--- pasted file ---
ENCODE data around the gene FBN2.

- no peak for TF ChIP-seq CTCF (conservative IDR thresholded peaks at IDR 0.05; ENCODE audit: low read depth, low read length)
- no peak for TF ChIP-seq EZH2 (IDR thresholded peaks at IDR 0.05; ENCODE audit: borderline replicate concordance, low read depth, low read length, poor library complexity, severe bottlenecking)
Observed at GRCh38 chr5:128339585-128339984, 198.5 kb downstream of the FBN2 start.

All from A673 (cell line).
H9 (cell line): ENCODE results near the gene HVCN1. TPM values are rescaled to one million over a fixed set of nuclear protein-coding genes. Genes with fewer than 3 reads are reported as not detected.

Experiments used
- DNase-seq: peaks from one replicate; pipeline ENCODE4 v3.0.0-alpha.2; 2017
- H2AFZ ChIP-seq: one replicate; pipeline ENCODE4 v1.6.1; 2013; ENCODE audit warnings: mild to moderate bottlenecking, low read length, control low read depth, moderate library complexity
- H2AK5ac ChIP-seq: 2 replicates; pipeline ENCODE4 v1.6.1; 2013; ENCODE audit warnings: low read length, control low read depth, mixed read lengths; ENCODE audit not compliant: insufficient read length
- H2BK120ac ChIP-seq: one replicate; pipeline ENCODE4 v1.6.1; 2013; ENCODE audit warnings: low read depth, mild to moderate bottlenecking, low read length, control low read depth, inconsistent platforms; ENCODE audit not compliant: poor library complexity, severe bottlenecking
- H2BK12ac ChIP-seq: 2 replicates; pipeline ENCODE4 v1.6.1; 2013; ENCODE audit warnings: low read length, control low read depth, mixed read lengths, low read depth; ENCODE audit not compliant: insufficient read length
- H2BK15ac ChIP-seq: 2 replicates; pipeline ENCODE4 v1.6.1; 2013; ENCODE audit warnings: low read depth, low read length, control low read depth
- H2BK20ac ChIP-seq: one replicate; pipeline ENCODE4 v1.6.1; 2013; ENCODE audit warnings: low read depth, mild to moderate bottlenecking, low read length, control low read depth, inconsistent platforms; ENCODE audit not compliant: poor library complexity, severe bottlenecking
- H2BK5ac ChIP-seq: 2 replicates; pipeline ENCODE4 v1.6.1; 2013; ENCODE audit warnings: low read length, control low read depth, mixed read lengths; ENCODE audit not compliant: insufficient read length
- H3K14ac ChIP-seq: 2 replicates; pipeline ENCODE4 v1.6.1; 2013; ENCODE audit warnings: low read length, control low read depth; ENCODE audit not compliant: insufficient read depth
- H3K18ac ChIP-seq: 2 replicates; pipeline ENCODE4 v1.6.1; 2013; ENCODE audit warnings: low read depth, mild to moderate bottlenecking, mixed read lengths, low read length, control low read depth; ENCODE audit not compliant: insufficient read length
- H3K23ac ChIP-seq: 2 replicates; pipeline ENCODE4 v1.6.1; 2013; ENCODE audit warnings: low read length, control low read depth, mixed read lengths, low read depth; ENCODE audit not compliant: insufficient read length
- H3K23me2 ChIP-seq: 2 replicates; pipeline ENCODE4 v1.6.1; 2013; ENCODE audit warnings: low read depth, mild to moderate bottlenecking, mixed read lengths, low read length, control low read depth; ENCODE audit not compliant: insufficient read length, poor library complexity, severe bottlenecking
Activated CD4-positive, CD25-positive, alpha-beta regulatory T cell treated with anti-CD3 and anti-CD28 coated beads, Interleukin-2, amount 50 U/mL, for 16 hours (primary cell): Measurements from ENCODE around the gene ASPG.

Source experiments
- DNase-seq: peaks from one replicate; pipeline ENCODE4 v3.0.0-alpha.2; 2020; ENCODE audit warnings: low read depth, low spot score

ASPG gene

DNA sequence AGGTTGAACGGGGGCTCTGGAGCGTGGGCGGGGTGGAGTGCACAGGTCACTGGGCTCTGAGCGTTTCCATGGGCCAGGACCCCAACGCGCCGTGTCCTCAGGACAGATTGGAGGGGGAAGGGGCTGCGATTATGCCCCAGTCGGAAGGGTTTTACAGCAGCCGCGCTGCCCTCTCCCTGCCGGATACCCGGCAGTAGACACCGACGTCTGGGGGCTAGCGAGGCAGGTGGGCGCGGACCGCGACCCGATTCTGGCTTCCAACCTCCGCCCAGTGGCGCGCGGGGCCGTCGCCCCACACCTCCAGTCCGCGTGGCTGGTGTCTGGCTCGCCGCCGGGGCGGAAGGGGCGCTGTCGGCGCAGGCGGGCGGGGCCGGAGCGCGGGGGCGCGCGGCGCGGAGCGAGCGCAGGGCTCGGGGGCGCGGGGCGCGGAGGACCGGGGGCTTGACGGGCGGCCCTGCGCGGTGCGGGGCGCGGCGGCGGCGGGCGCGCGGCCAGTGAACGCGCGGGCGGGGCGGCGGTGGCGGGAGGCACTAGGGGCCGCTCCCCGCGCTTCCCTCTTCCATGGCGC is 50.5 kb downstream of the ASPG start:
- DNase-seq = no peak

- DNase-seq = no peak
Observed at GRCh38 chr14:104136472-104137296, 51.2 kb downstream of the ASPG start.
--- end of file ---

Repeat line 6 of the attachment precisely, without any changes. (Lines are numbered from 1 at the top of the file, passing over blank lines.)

H9 (cell line): ENCODE results near the gene HVCN1. TPM values are rescaled to one million over a fixed set of nuclear protein-coding genes. Genes with fewer than 3 reads are reported as not detected.